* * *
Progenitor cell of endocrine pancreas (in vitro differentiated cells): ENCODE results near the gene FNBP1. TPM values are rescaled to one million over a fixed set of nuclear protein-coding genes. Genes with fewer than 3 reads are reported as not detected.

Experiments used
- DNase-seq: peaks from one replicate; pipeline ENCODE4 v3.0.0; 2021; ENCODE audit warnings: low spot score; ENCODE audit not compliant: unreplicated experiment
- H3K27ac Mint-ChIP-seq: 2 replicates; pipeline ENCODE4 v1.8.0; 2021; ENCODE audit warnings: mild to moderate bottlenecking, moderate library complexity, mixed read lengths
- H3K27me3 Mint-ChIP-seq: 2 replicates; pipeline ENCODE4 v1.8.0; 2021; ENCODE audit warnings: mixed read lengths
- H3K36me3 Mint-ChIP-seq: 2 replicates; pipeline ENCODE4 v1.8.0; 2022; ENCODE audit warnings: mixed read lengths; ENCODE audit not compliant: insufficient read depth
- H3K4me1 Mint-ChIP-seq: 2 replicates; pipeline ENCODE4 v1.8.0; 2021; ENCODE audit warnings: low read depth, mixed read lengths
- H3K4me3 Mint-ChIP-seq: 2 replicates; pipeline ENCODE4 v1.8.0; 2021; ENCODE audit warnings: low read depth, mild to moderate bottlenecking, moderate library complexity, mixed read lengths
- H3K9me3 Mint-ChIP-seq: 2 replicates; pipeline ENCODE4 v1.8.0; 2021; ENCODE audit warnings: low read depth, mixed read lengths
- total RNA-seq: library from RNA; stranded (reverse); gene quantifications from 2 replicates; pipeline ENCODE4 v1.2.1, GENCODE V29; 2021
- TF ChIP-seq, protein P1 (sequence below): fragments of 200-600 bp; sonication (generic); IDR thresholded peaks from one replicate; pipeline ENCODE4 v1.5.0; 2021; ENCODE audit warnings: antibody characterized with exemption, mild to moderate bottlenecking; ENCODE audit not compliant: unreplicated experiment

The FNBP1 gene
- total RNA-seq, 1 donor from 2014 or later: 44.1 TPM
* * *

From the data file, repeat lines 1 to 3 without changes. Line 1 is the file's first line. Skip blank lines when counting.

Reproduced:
Progenitor cell of endocrine pancreas (in vitro differentiated cells): ENCODE results near the gene FNBP1. TPM values are rescaled to one million over a fixed set of nuclear protein-coding genes. Genes with fewer than 3 reads are reported as not detected.

Experiments used
- DNase-seq: peaks from one replicate; pipeline ENCODE4 v3.0.0; 2021; ENCODE audit warnings: low spot score; ENCODE audit not compliant: unreplicated experiment